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Clearing the air

Sierra Club vs. EPA part XXXVII

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Though the mild weather we had this summer made it easy for some of us to forget about Atlanta's pollution problems, the clean air warriors of the Sierra Club still think something stinks.

On Sept. 19, the national Sierra Club sued the U.S. Environmental Protection Agency over a permit the state Environmental Protection Division issued to a Caldwell Tank Alliance plant in Newnan.

The lawsuit is a first step in overturning a state permit that gives Caldwell the upper hand over Georgia citizens.

Caldwell's permit allows it to spew 50 tons of volatile organic compounds and more than 10 other hazardous air pollutants into the air each year. While the permit requires Caldwell to monitor its emissions, it doesn't require the company to report its results to the public, the EPD or anybody else.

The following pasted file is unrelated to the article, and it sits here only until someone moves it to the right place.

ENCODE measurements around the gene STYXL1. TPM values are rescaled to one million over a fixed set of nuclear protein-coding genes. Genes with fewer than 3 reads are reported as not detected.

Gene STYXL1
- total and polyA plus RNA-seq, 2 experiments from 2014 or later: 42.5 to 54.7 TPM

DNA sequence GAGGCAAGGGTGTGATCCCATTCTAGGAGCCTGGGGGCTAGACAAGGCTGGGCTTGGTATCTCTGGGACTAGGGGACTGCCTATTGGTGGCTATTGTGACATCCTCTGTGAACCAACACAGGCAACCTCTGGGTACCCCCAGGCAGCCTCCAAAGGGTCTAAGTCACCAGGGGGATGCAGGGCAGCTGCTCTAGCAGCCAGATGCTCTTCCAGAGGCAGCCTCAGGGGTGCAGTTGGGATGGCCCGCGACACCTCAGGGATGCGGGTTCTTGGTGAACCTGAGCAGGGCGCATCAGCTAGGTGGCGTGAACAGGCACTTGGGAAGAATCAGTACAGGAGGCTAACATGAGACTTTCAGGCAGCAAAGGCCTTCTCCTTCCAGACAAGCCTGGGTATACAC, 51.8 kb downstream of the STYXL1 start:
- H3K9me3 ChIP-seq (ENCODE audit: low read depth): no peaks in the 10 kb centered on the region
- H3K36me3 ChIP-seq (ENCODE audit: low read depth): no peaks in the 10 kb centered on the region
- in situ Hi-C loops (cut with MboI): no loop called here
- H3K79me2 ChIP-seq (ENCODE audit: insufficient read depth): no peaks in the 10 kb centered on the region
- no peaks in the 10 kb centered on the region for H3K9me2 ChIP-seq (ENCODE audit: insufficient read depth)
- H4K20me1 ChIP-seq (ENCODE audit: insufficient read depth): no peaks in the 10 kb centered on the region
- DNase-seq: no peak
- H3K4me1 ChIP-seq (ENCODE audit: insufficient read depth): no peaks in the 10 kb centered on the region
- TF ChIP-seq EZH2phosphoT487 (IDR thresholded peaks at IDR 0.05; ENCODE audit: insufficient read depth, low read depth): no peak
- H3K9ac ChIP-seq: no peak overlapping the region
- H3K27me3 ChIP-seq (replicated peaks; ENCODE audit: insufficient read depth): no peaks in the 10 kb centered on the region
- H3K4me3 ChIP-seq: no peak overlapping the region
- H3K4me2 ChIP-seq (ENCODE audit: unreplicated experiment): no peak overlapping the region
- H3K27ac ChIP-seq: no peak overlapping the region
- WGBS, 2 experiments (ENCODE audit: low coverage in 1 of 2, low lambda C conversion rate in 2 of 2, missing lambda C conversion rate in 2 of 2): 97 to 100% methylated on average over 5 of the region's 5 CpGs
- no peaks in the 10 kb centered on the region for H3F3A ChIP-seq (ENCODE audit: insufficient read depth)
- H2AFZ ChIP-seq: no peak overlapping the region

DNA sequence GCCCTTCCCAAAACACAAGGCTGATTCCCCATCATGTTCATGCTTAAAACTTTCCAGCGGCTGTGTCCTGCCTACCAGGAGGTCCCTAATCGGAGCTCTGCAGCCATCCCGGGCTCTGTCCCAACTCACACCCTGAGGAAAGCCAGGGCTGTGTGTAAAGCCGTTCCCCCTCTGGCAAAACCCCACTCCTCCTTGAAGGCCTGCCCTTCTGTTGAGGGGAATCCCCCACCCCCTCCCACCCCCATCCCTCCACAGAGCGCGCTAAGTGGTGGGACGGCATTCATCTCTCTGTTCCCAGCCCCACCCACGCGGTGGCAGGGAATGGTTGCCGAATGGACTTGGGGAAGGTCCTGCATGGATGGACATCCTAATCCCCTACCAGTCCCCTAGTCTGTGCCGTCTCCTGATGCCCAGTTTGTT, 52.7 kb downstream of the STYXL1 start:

The permit "allows Caldwell to self police but they don't have to report the results of that self policing," says Robert Ukeiley, attorney with the Georgia Center For Law in the Public Interest, which filed the lawsuit for the Sierra Club.

The EPD permit also excludes non-profit groups, like the Sierra Club, from being able to make sure Caldwell complies with limits.

And the permit fails to mention that under the Clean Air Act, the public is allowed to enforce the permit through petitions and appeals.

Ukeiley filed the lawsuit after the EPA failed to rule on the Sierra Club petition that asked for review of the state permit. He claims the EPA failed to act within a 60-day time period as, he says, is required by law.

But EPA spokesman Carl Terry says, "We feel that there is no time limit. We're under the opinion that there is no 60-day time limit and the original petition [to rule on the EPD permit] is still under review."

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